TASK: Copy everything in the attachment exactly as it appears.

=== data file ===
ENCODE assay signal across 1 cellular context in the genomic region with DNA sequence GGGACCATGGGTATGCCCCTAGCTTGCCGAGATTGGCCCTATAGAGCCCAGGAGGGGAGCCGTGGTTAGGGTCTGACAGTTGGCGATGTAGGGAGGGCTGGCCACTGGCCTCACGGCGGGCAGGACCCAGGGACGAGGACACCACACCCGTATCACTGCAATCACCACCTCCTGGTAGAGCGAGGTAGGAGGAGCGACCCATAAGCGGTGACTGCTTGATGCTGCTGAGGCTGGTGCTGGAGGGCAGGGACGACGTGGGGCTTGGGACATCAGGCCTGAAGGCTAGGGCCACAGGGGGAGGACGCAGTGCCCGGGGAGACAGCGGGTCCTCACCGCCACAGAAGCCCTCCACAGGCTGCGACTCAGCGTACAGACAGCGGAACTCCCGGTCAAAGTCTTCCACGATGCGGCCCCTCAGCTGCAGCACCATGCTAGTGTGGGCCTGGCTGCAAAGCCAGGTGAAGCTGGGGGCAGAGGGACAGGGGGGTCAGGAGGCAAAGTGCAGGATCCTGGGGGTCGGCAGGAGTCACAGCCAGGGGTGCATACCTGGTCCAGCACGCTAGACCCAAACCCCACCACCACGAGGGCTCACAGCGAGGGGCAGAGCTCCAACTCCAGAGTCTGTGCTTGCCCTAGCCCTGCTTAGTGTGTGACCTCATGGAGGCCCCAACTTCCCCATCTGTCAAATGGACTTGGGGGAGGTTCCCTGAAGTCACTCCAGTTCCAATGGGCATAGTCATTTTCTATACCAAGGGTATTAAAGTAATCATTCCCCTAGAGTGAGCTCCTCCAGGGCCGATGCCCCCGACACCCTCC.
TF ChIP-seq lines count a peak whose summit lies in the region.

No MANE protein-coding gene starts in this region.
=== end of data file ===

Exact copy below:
ENCODE assay signal across 1 cellular context in the genomic region with DNA sequence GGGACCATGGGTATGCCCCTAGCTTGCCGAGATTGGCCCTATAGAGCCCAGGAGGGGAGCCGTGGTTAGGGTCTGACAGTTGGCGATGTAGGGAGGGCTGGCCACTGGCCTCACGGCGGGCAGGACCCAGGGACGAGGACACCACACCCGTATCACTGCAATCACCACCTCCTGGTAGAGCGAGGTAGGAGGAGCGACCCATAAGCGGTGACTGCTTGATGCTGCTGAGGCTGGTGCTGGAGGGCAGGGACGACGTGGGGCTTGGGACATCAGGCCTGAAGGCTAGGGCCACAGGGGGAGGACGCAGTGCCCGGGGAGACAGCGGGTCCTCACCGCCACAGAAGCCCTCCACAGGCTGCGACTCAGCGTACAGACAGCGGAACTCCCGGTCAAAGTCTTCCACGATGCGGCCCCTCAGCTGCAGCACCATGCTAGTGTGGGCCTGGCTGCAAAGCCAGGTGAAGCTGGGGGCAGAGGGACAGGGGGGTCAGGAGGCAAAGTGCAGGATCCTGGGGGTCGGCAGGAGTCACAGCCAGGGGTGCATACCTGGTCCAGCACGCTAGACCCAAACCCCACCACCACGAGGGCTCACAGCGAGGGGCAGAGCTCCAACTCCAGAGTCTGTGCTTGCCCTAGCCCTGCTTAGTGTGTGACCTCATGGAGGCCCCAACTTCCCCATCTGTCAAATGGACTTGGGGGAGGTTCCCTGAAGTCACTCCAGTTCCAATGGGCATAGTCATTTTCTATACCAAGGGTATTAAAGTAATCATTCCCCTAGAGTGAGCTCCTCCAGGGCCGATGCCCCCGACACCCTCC.
TF ChIP-seq lines count a peak whose summit lies in the region.

No MANE protein-coding gene starts in this region.